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Living with Mildred: Palmers Green widower pays tribute to motor neurone disease sufferer Lindy Jones after her book The Voice in My Head is Perfect is republished
The husband of a popular former English teacher has paid tribute to his wife after her book on the struggles of motor neurone disease was republished.
Lindy Jones, who was head of English at Edmonton County School until 2005, died on May 29, after a four-year battle with the debilitating disease.
The 58-year-old's book The Voice in My Head is Perfect, which documents the struggles of living with the disease, was recently republished by Ashgrove publishers.
In the book, Mrs Jones uses comedy and harrowing descriptions to document her battle with the disease.
The progressive disease attacks nerves in the brain and spinal cord and gradually affects how patients walk, talk, eat, drink and breathe.
Her husband Gareth, of Livingstone Road, Palmers Green, told the Enfield Independent that the whole family has been in mourning since her death and described his wife as a “huge personality.”
He said: “It has been awful, she was an incredibly huge personality and she would sit there and tap with one finger telling us what to do. She was becoming really depressed because it was the last movement in her body.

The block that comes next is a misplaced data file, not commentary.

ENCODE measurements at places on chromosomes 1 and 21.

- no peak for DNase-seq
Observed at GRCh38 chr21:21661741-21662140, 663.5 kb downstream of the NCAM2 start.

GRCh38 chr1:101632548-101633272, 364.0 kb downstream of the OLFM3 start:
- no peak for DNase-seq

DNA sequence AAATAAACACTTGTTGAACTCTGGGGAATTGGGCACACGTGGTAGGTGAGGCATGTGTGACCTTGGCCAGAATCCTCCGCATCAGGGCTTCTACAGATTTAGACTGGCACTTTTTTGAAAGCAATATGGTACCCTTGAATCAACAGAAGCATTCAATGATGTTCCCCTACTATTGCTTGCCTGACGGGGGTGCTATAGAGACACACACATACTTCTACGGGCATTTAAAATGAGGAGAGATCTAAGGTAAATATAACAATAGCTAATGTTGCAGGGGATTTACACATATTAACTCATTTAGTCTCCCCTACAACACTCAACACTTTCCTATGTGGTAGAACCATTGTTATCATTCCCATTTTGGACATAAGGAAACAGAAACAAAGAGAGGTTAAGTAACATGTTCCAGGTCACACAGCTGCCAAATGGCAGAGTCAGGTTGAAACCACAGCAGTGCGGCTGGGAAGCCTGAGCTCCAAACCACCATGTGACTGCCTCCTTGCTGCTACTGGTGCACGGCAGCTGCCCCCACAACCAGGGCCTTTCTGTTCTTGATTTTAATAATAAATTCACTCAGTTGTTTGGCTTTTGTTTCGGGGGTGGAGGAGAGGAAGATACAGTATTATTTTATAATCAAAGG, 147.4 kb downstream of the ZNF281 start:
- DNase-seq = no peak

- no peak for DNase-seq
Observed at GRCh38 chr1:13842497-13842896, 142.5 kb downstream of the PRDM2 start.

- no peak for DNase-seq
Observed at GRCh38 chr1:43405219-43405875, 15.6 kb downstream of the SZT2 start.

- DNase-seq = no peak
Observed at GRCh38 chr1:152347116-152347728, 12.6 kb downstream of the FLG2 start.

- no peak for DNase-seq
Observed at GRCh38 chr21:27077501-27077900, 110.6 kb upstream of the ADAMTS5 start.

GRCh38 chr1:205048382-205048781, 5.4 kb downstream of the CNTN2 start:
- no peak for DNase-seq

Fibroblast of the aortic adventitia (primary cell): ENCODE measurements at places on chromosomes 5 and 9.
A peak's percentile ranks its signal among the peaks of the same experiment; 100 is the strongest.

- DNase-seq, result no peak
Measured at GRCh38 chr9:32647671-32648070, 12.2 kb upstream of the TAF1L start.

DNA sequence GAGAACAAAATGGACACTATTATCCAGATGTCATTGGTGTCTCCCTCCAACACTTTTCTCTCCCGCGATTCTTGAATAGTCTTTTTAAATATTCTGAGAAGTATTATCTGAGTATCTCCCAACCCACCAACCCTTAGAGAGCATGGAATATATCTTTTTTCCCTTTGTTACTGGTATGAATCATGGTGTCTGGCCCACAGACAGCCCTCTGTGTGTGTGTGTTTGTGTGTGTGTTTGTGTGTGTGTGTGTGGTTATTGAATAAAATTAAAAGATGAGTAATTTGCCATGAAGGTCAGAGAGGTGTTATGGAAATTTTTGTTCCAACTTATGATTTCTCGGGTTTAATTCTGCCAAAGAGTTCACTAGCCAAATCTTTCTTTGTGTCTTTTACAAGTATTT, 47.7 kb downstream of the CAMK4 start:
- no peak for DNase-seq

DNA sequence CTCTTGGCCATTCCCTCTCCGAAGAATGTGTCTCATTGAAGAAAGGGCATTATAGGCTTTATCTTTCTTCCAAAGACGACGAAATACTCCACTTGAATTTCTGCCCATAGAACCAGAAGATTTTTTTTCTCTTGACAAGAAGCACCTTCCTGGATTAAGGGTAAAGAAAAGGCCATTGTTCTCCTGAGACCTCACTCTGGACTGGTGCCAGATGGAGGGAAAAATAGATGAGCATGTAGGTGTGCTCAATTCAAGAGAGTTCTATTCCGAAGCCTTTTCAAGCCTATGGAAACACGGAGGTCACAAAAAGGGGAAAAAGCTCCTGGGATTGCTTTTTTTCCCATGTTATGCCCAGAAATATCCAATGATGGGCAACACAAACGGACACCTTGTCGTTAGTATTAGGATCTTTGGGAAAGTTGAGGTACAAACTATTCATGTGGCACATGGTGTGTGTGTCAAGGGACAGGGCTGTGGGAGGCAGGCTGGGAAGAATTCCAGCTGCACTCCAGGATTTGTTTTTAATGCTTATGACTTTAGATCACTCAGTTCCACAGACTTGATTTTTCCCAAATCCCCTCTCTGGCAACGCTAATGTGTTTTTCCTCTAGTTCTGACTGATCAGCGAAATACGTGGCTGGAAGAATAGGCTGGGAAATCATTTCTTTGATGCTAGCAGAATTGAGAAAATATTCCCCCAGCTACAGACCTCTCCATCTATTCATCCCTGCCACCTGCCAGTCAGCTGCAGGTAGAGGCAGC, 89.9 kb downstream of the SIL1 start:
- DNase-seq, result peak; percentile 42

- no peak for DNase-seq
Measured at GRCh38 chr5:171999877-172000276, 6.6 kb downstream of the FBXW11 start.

“She was such a vivacious and verbal person, her voice was the most important thing she had.”
He added: “The book took her 18 months and was first published in November 2012. All profits went to the MND association and it sold around 4,000 copies, which was fantastic.
“The book is a history lesson of the family, about her teaching career and what happens when you get MND. She gave the disease a name, Mildred, and she would have conversations with Mildred throughout the book.
“It is a very engaging book, and very easy to read.”
Mrs Jones has also left two sons Owen and Robbie. Robbie described his stand-out moment from the book in the chapter “living days” where Mrs Jones describes her sons as “precious boys” and says: “how hard it will be to leave you.”
He added: “It is one of the most frightening diseases in the world and one that is not known, it’s reasonably rare. I always described it as the inverse lottery.”
Gareth also paid tribute to their mother's dog, Scrappy, who features prominently in the book.
He said: “The dog was her retirement present. We picked him out from thousands at Battersea and I have no doubt he was one of the catalysts for the book.”
The book is available on Amazon Kindle with all proceeds going to the MND Association.
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